Snack street

Last night (Saturday evening) was our last night in Beijing so we wanted to go out and see a few more sights after we spend some time in the hotel recovering from the morning of walking. I got in touch with an adoptive friend, Jennifer, that I knew through an online group and we decided to meet downstairs in the lobby. Our two families walked down the street a few blocks to Snack Street, which is also called the night market, because it is only open for a few hours in the evening. The children and I had looked at pictures online and they were excited to see the starfish, squid, and other gross things in person. What the internet doesn’t convey is the nauseating smell! Some areas were okay, but others we just kept walking quickly because the smell was so terrible.

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Not all of the food was gross. Quite a lot of it looked great. There were bowls of noodles, some baked goods, and every person who was selling fruit on a stick would gesture to our children and wave their fruit sticks enticingly at them. One stall had little pots and I was curious what they contained but we didn’t see an english sign for them. A few stalls were selling food that met Muslim standards. The most popular stall by far was one selling a large haunch of roasted lamb on a stick.

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After we finished the line of stalls we stopped for a bit to decide what to do next. Our original plan had been to eat Beijing (Peking) duck tonight. But we were still really full from our huge lunch and Nancy had warned us that on a Saturday night it might be difficult to get seating for a party as large as ours without a reservation. We decided not to worry about the Beijing duck and we would get something light if we got hungrier later. We then headed over to a different street to visit St. Joseph Cathedral, which was built on the site of one of the original Jesuit missionary houses from the 1600’s. It had a nice public gathering area in front, but the church was closed with locked gates. We had hoped to be able to go to Mass here on one of our days since the Beijing bishop is recognized by the Vatican but the only Mass time is 6:15 am, so we never made it.

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From St. Joseph’s we walked back to the area before the night market, which was a large shopping area that had a Times Square feel with large glowing billboards. There was a multistory mall, which we entered through the Apple store. It was like any mall in America, with many of the same stores like Forever 21, only the signs were in Chinese. The mall had escalators for each floor, but since it had so many stories it also had “express” escalators that take up two stories at a time. We ended up eating some noodles at a shop there before heading back home.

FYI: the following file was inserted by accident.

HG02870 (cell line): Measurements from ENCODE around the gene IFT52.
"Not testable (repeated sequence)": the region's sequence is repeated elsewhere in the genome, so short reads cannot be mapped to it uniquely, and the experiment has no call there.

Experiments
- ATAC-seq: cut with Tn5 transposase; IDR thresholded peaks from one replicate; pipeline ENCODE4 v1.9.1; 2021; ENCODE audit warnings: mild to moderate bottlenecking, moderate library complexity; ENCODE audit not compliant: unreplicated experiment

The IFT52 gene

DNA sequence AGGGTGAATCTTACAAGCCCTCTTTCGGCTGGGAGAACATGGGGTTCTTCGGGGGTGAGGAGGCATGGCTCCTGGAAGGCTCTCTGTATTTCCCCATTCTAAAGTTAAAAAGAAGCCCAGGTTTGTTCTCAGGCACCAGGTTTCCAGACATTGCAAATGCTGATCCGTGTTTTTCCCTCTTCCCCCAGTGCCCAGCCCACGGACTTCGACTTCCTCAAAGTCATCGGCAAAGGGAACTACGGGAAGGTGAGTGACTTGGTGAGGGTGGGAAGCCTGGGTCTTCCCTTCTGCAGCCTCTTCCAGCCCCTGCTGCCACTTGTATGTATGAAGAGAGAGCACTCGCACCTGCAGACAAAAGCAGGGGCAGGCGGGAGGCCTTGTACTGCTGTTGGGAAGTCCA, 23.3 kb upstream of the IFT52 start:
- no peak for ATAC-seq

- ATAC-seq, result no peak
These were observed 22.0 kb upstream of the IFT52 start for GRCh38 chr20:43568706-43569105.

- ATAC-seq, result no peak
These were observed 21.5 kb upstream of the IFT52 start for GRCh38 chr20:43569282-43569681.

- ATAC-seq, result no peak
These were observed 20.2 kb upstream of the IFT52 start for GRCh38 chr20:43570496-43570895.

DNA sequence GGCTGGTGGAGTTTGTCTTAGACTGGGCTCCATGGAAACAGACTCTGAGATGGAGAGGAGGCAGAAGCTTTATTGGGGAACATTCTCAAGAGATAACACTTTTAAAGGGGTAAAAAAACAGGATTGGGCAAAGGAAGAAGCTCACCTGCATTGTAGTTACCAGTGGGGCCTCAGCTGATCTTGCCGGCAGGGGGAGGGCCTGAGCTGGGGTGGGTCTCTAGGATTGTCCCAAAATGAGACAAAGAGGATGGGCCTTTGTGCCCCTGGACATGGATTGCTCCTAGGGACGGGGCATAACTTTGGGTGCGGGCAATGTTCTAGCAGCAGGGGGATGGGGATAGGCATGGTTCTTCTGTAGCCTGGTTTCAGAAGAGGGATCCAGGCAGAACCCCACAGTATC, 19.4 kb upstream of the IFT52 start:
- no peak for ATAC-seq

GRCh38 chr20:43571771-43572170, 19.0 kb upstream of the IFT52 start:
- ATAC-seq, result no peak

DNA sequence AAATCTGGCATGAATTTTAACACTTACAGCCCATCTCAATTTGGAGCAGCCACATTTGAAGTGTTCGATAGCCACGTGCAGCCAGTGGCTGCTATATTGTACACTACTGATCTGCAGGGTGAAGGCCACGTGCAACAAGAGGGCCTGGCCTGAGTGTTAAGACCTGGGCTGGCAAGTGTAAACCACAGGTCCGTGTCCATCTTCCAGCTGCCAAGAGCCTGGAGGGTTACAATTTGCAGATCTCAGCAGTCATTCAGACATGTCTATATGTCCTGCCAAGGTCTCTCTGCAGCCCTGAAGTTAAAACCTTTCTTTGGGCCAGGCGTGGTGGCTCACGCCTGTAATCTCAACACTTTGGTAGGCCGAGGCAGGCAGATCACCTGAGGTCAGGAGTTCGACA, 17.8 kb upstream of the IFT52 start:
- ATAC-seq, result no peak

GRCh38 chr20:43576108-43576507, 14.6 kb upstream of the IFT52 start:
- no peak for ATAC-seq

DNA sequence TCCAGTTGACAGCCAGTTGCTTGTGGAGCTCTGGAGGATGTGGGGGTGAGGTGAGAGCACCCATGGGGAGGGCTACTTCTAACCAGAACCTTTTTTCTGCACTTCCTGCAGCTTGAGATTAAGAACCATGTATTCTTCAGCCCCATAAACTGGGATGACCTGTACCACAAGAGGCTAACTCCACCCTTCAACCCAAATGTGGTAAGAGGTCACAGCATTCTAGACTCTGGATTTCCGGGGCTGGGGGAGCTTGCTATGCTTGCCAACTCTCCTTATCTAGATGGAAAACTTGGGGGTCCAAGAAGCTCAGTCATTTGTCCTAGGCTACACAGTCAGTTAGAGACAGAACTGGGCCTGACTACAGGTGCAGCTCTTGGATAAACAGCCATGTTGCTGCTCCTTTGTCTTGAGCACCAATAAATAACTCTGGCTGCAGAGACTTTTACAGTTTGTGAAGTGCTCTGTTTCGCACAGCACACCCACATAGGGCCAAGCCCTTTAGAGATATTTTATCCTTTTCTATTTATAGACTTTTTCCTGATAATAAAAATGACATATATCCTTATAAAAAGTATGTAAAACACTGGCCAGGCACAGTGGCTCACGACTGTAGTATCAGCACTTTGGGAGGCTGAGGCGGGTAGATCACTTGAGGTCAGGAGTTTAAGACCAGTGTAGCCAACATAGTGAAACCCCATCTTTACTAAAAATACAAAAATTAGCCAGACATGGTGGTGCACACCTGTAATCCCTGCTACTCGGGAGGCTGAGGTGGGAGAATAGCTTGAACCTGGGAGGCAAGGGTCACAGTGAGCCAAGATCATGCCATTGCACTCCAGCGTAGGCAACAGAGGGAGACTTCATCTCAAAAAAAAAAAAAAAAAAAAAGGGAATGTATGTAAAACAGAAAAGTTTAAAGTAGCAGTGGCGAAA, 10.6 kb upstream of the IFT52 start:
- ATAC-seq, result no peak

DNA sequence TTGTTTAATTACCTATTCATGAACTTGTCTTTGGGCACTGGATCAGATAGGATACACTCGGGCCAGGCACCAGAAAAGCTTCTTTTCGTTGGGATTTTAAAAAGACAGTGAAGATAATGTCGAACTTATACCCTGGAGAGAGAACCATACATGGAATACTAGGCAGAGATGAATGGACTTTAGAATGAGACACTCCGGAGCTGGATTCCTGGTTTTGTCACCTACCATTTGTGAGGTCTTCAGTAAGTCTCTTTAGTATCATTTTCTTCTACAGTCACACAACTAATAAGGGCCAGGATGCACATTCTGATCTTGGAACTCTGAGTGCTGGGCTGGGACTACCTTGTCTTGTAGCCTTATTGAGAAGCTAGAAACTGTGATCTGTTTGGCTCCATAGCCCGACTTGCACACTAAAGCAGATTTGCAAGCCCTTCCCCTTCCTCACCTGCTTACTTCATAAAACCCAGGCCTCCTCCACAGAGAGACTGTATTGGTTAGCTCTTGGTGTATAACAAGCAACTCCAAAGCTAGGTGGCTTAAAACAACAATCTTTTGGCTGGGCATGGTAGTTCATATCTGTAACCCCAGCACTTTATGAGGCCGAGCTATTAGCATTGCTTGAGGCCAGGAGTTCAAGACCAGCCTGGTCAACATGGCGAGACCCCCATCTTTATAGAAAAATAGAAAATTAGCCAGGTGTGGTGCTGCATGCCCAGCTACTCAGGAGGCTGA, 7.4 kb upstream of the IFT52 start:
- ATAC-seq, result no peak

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We stopped by the restroom before going back to the hotel because the kids had all had a full can of Coke. I’m not sure how they work these things out, but based on my experience in Beijing it seems like Coke has an exclusive contract for all of China. Not that I’m complaining! Anyway, I haven’t mentioned the restrooms yet. First, most places have what are called “squatty potties.” I’ll try to get a picture later if you don’t know what one looks like. Sometimes they will have one Western style toilet at the end. I actually don’t mind the squatty potty. It’s nice and sanitary because you don’t touch anything. Bathrooms may or may not supply toilet paper, and if they do it’s by the door and not in the stall. I brought travel kleenex packs to pass out as needed. You toss the used tissue in a trash can by the door, because the sewage system here can’t handle toilet paper, so most of the stalls do not smell nice. But I am not bothered by any of that. The thing that I find most difficult is that there is no soap provided, only sinks. I carry hand sanitizer for us, but when we are at a restaurant I really try not to think about how the people preparing our food do not have soap available to wash their hands with after using the bathroom!

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2 thoughts on “Snack street

  1. Heather Hale

    Oh Kelly, it drove me crazy to enter bathroom after bathroom and have broken, missing, or just empty soap dispensers. I always had wipes and/or sanitizer with me, as well. Everybody just washes with water, that I watched. It’s just…very…different. 🙂

    Reply

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